Ben Winch's Reviews > The Golden Cockerel & Other Writings

The Golden Cockerel & Other Writings by Juan Rulfo
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bookshelves: latin-american, mexican

Well I’m disappointed but I’m not surprised: realistically, what else could there have been lurking in Rulfo’s oeuvre but a lacklustre first draft of a pulp novel and a few fragmentary stories? After all, the man’s a legend, and he’s been dead since 1986; were there any more thrilling discoveries to be made they would have been made by now.

That said, there’s a few worthwhile pieces here – maybe not vintage Rulfo, but displaying his requisite raw power nonetheless. “Ángel Pinzón Paused” (apparently a fragment of a projected novel, though it works fine as a story) is probably the best. The depiction, from various subtly gradated viewpoints, of an unabashed murderer whose father had died among sordid smalltown land-grab politics, it’s brutal and typically dexterous, with a stark semi-mythic denouement; and it – along with the first-person prostitute’s testimony “A Piece of the Night” (also a fragment), the murderer’s testimony “Cleotilde”, and the eternity-in-an-instant fantasy “He Was on the Run and Hurting” – convinces me that Rulfo is in the house here.

At first, it’s true, I’d worried that these stories lacked the crucial Rulfo style. If I’d read them not knowing who’d written them would I have guessed their author? Not immediately, and I would have fought the realisation because of how attached I am to Rulfo’s style. It’s that disjointed voice of the semi-inarticulate Rulfo protagonist I miss. In “A Piece of the Night”, for eg, though the psychology is believable, the prose is thin, stretched almost to breaking point, not as if to reveal Rulfo behind it (so far in my reading of Rulfo, Rulfo is never revealed) but to collapse into the prosaic. Yet the solution to this thinness would not be to fatten it with words, but to take words out, to excise entirely the parts that call attention to themselves, that don’t jibe with the voice. And at first, that lack of discipline disappoints me.

Then that night – BAM! – it takes hold of me: the dream-state, the Rulfo factor. I’d been lying drifting, sleeping poorly, when a flavour, a scent, rose from out the stories and almost ushered me into dreams. I woke, too thrilled I’d felt it to surrender to it. Somehow (and I’d felt this before, I realise, with a few unfinished Raymond Carver stories in the posthumous Call if You Need Me ) the very fact of their incompleteness – of their not having the sheen (a strange word for Rulfo, but let’s go with it) of Rulfo’s other stories – had let me intuit my own completeness. Or let’s say, normally Rulfo is so dense, so stubborn, so deep in the minds and mysteries of his protagonists, that though the dream-feeling is ever-present it’s also overwhelming.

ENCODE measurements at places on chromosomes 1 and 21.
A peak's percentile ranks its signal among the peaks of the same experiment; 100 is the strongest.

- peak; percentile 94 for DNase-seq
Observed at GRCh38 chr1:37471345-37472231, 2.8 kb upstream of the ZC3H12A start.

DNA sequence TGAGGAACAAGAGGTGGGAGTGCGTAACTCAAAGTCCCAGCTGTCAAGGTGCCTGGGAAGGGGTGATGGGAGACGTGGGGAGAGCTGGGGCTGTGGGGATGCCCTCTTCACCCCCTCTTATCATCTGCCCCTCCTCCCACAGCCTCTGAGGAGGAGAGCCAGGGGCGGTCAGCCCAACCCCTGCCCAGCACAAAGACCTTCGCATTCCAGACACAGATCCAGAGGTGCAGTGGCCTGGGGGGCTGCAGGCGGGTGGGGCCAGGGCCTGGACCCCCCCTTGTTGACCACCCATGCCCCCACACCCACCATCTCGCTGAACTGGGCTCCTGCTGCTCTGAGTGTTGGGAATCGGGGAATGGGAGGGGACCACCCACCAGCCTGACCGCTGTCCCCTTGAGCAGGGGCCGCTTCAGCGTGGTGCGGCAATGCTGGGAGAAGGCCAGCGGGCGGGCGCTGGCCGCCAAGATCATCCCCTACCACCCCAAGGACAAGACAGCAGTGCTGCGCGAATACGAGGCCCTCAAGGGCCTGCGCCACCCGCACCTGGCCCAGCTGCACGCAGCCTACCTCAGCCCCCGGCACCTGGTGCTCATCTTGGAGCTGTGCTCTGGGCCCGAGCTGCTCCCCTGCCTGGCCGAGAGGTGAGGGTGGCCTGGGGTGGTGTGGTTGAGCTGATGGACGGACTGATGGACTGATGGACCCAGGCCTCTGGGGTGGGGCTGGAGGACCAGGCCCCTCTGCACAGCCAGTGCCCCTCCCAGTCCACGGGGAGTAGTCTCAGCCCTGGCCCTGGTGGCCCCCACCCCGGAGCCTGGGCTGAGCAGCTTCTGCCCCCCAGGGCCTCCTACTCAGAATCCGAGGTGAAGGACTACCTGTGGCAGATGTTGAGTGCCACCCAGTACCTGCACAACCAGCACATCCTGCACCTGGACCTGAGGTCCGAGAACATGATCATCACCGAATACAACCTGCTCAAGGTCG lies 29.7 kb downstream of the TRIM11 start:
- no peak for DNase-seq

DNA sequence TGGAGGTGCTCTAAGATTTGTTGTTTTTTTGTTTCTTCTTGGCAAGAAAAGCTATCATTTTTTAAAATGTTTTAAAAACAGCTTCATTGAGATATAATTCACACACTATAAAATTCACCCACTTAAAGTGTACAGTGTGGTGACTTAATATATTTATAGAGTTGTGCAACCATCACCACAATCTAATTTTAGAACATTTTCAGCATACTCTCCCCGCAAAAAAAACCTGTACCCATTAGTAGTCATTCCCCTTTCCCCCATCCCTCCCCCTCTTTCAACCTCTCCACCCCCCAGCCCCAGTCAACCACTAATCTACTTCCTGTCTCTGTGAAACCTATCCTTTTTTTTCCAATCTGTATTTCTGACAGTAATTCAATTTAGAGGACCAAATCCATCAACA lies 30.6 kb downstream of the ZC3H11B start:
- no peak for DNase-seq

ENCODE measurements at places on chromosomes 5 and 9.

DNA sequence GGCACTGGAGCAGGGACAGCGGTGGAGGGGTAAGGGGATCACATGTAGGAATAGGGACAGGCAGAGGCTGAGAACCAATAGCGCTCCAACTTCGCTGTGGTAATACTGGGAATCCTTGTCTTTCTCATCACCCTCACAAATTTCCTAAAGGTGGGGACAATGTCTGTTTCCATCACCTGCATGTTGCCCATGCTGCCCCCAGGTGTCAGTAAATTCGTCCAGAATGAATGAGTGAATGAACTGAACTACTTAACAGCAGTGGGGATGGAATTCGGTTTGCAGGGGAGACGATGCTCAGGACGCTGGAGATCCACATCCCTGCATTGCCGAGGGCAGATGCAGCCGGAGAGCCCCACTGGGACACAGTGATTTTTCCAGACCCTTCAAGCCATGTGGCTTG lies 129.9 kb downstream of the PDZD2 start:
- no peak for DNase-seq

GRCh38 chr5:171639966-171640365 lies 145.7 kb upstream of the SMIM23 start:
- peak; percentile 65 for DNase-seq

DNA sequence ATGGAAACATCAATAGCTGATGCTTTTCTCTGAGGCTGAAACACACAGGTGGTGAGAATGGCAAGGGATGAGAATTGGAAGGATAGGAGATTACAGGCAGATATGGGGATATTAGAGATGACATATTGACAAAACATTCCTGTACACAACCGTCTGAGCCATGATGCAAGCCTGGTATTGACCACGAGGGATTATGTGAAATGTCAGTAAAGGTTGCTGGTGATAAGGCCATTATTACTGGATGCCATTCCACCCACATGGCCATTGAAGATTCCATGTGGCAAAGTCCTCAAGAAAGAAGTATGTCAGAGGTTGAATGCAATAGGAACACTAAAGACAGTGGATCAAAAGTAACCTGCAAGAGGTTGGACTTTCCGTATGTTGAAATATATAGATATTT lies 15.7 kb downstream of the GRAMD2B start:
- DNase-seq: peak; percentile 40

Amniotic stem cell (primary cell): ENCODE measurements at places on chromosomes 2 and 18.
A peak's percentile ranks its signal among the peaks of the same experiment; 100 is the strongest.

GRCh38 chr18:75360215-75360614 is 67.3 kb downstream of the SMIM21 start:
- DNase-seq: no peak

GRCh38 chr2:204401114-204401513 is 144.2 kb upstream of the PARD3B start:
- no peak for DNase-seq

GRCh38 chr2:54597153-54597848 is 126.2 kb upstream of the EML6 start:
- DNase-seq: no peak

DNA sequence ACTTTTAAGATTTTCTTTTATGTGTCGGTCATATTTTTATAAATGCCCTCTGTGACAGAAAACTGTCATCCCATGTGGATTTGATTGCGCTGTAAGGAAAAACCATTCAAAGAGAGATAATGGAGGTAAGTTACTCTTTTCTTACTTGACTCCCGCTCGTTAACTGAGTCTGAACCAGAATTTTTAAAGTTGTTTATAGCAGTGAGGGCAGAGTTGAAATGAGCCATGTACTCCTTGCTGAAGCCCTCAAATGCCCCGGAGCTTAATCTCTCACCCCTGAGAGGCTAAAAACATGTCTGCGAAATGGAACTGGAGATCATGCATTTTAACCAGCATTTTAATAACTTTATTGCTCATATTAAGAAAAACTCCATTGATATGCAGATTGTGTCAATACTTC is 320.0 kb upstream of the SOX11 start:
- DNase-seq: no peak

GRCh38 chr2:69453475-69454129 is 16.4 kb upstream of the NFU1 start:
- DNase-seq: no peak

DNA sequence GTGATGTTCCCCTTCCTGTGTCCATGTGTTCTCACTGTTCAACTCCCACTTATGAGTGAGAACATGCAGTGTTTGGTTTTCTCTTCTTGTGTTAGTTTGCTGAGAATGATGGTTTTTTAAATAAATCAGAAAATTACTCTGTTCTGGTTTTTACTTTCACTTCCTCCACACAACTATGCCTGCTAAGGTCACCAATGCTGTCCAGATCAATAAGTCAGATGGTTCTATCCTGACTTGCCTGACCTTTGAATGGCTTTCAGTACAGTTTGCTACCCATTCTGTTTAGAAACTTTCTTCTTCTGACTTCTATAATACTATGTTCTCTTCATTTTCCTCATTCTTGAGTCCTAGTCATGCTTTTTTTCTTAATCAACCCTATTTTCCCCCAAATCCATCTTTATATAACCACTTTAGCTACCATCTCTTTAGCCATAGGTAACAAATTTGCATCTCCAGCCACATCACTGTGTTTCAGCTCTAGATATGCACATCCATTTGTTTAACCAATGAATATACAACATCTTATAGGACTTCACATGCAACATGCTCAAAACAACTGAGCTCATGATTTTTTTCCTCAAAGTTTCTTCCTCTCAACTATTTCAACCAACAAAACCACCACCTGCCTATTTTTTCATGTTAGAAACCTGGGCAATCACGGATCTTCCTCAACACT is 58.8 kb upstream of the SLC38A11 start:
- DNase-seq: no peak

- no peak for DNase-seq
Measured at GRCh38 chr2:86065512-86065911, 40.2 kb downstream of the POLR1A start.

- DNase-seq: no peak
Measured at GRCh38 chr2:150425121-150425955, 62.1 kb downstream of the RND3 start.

Granted, these stories are weaker than his best. If they were in The Burning Plain he would have rendered them blacker – not a black that’s painted on but an empty black, a black seen through holes, through spaces. If The Burning Plain (as I suddenly see it) is like a series of woodcuts, with harsh, carved, sometimes chipped outlines around which black spaces coalesce, then these posthumous stories are simple preliminary sketches for the craftwork of digging and gouging that would make of them something raw and as-if-divine, like readymade/entire dreams which the reader views in waking life – like dreams pulled from dark into the light.

And yet, when have I, till now, ever dreamed of a Rulfo story? Just maybe, the best of the stories in The Golden Cockerel are dream-triggers, and triggers for multifarious interpretations that Rulfo himself did not have time to manufacture. That said, it may well be you need to be familiar with Rulfo to respond to the triggers, and given the presence of The Golden Cockerel itself – a kind of half-baked noir novel which had far less of an effect on me than the stories – this volume is certainly not the place to start with Rulfo. (As a side-note, how could Rulfo have written this novel after Pedro Paramo ? Is this quoted fact a biographical mistake, and he actually resurrected the thing from a piece of juvenilia secreted long before he wrote his major writings? Or was it a loss of nerve from a writer deeply skeptical, in his previous writings, of the Mexican Revolution and – who knows? – hounded by the victorious so-called revolutionaries into not repeating that “mistake”? Or was it simply a natural development – had Rulfo’s talent simply run its course?)

The Golden Cockerel & Other Writings, then, is a flawed collection of inspired fragments and an indifferent novel, probably invaluable for the Rulfo enthusiast but very unlikely to attract new fans. Also, Douglas J. Weatherford may well be a talented translator, but I don’t feel he was qualified to write the Introduction and the long Translator’s Note that together take up thirty pages of the book. Certainly I found nothing striking in either piece and I’m surprised that no-one with more compelling insights could be found to write about a subject so revered as Juan Rulfo.

(Oh, and by God this is poorly edited. I didn’t take note of the many copy and grammatical errors – I’m not a proofreader – but if anyone in the public or at Deep Vellum doubts me they should take a look about a third of the way down page 70, at an incoherent paragraph whose beginning seems to have been left on the cutting room floor. These things matter.)
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